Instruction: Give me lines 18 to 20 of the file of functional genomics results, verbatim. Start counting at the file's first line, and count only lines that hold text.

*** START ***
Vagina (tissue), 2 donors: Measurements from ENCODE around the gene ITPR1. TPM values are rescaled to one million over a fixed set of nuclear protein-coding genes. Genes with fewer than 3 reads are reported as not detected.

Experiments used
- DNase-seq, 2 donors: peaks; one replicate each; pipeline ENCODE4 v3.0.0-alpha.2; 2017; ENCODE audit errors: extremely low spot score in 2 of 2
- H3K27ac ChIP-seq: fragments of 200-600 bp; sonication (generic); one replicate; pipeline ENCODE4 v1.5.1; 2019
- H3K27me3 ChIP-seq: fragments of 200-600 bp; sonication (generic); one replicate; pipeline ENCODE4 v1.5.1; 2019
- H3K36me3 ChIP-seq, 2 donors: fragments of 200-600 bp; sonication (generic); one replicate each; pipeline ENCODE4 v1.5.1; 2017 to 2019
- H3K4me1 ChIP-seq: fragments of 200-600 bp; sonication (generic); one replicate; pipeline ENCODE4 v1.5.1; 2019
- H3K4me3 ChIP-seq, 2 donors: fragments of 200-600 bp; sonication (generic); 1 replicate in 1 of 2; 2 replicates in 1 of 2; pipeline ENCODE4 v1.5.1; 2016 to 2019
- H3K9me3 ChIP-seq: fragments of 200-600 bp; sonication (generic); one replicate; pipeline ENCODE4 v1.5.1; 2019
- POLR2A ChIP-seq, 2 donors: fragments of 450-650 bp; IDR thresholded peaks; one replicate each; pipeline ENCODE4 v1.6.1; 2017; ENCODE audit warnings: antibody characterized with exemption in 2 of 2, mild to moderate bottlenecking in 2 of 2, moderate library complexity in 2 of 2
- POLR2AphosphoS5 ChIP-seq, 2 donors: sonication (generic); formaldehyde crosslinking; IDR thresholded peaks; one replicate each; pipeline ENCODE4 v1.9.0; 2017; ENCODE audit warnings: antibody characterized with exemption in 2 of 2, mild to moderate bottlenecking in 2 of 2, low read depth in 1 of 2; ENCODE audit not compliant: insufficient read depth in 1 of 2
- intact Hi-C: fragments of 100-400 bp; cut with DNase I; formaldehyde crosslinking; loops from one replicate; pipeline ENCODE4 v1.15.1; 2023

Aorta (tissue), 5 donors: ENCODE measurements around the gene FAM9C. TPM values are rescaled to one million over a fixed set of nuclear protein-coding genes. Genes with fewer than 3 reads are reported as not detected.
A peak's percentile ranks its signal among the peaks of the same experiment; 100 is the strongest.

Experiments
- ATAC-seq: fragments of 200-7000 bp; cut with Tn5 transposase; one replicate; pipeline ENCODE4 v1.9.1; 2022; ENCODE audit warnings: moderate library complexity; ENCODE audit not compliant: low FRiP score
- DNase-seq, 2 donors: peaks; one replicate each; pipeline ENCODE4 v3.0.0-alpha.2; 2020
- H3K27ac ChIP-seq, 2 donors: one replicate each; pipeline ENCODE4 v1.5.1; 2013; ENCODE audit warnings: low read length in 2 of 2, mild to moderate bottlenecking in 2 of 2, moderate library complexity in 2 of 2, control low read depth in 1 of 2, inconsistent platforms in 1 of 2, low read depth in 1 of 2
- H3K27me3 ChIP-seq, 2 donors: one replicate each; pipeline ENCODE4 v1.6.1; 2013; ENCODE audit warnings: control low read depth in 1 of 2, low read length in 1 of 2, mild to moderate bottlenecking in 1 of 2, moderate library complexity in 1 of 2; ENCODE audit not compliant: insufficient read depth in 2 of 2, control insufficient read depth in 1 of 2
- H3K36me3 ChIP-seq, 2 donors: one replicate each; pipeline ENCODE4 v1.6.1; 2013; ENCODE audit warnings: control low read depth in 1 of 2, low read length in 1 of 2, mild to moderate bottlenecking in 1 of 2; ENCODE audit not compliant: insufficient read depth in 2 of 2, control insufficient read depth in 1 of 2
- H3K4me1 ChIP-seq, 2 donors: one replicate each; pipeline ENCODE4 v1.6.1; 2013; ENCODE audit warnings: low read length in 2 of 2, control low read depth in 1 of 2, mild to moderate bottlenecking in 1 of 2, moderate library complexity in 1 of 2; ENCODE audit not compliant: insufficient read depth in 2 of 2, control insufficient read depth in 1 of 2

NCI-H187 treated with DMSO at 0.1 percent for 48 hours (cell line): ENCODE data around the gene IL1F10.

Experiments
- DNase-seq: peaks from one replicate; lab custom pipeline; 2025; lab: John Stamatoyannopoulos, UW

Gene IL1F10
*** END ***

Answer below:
- H3K27ac ChIP-seq, 2 donors: one replicate each; pipeline ENCODE4 v1.5.1; 2013; ENCODE audit warnings: low read length in 2 of 2, mild to moderate bottlenecking in 2 of 2, moderate library complexity in 2 of 2, control low read depth in 1 of 2, inconsistent platforms in 1 of 2, low read depth in 1 of 2
- H3K27me3 ChIP-seq, 2 donors: one replicate each; pipeline ENCODE4 v1.6.1; 2013; ENCODE audit warnings: control low read depth in 1 of 2, low read length in 1 of 2, mild to moderate bottlenecking in 1 of 2, moderate library complexity in 1 of 2; ENCODE audit not compliant: insufficient read depth in 2 of 2, control insufficient read depth in 1 of 2
- H3K36me3 ChIP-seq, 2 donors: one replicate each; pipeline ENCODE4 v1.6.1; 2013; ENCODE audit warnings: control low read depth in 1 of 2, low read length in 1 of 2, mild to moderate bottlenecking in 1 of 2; ENCODE audit not compliant: insufficient read depth in 2 of 2, control insufficient read depth in 1 of 2